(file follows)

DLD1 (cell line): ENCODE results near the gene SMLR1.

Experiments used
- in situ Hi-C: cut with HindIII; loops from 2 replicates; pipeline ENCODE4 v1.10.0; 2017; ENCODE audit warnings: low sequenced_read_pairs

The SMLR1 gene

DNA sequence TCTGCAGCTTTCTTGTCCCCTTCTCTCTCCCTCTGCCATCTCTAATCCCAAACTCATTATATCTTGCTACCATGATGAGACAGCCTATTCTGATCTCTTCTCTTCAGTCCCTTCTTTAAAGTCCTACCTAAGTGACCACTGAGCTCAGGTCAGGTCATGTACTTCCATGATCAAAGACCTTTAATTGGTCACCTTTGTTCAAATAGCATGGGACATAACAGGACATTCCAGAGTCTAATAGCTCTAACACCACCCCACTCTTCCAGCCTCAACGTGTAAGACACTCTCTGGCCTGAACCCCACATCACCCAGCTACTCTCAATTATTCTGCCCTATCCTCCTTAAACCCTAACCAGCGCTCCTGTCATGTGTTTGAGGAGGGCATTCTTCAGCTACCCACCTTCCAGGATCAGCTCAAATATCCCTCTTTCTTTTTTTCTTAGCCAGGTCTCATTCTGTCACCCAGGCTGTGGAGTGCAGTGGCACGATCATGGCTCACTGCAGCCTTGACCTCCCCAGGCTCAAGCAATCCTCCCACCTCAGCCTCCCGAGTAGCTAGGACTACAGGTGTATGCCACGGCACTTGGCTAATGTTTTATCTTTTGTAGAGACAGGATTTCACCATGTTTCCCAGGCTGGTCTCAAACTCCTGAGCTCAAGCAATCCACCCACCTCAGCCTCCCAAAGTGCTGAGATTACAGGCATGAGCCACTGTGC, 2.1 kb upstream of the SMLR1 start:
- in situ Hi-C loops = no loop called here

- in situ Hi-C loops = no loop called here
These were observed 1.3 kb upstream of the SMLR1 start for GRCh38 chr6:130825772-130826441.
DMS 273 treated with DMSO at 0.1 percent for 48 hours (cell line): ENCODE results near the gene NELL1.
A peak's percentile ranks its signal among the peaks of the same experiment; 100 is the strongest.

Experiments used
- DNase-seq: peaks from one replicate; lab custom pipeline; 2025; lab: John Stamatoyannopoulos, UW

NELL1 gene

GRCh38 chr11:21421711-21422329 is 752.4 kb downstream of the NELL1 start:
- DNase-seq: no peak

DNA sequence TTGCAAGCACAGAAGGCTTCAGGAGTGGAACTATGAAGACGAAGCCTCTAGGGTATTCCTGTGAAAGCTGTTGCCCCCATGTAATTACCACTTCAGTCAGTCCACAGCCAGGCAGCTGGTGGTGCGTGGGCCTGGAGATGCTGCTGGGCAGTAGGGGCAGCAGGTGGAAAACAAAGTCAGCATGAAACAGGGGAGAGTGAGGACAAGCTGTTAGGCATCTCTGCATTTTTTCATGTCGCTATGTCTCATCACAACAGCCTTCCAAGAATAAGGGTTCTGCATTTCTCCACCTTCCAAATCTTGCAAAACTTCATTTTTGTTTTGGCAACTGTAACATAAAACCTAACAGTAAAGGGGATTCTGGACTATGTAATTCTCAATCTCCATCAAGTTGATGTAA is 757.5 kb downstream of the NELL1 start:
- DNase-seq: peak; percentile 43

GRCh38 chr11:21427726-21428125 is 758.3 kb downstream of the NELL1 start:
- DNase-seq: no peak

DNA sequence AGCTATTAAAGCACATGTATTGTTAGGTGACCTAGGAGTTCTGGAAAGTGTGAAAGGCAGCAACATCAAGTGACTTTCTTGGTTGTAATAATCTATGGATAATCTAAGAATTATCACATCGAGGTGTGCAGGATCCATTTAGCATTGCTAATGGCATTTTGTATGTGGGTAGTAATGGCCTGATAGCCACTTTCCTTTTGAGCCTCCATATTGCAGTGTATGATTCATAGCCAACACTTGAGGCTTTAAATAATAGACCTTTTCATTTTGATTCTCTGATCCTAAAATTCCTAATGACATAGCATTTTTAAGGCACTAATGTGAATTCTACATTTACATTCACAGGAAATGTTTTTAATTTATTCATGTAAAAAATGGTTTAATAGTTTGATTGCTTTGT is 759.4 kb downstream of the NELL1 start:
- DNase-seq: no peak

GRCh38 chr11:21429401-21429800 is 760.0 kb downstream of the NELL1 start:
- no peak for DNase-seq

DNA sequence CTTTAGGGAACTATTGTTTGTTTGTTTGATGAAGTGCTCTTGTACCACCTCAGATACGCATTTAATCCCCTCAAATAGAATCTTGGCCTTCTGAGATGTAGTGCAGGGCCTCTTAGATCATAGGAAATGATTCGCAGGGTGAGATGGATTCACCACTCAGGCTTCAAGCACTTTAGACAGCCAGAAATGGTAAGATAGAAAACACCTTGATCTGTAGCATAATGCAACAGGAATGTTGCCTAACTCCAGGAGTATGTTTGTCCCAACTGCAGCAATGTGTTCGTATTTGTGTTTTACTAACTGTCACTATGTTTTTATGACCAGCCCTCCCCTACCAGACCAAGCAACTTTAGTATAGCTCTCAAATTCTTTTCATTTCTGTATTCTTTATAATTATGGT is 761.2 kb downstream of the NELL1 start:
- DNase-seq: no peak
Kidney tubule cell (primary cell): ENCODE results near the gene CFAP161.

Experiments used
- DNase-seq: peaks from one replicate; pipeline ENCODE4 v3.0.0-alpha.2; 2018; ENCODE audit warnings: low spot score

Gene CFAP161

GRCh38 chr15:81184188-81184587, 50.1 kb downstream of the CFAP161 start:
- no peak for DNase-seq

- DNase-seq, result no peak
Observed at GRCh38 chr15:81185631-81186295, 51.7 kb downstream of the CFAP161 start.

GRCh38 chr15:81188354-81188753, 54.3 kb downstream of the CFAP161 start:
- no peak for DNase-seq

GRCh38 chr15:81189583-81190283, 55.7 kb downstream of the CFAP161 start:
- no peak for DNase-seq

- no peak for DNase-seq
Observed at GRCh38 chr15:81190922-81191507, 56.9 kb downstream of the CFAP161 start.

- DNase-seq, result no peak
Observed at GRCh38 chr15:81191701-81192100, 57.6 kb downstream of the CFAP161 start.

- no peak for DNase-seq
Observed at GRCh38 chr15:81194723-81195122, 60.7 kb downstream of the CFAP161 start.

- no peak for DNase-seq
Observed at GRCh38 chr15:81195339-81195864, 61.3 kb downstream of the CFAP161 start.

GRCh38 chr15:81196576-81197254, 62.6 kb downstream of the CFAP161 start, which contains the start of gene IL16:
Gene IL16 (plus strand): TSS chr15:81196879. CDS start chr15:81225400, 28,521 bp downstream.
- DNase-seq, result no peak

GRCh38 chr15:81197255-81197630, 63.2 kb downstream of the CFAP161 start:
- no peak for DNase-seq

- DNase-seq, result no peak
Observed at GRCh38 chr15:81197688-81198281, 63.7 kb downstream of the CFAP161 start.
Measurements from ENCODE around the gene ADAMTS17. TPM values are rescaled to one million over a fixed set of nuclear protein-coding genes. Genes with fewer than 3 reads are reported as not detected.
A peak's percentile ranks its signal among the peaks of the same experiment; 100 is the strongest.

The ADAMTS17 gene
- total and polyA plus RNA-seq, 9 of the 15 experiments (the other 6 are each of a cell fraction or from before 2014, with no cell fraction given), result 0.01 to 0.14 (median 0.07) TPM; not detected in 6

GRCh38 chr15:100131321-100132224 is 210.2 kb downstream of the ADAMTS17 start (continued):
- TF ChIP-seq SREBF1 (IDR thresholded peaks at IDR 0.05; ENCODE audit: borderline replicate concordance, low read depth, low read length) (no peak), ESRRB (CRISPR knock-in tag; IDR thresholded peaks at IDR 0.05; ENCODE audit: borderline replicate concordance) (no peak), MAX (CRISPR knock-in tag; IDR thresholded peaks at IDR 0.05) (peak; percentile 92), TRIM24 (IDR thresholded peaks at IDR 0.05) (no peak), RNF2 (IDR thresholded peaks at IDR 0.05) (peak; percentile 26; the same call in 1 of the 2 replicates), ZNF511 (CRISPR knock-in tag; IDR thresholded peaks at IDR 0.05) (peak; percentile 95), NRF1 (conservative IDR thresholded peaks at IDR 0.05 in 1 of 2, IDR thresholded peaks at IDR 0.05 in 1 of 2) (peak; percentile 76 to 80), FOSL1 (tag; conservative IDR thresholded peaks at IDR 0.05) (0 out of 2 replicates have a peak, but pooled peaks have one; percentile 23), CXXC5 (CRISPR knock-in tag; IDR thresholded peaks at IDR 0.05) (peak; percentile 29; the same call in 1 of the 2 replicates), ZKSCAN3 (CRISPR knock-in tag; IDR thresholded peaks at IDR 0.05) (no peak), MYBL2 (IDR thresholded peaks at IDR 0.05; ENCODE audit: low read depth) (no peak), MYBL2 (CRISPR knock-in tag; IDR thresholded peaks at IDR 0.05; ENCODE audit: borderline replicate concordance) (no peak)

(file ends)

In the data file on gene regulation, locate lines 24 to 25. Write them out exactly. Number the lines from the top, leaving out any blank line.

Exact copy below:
DNA sequence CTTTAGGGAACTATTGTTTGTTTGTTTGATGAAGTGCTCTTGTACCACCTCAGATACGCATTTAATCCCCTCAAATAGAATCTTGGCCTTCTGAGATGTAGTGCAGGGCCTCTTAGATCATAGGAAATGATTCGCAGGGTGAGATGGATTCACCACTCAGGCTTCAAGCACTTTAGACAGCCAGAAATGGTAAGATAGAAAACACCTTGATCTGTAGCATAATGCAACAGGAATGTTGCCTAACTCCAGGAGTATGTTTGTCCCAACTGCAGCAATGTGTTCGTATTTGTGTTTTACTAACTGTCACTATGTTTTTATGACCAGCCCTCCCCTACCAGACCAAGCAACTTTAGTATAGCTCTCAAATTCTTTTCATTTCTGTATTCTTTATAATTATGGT is 761.2 kb downstream of the NELL1 start:
- DNase-seq: no peak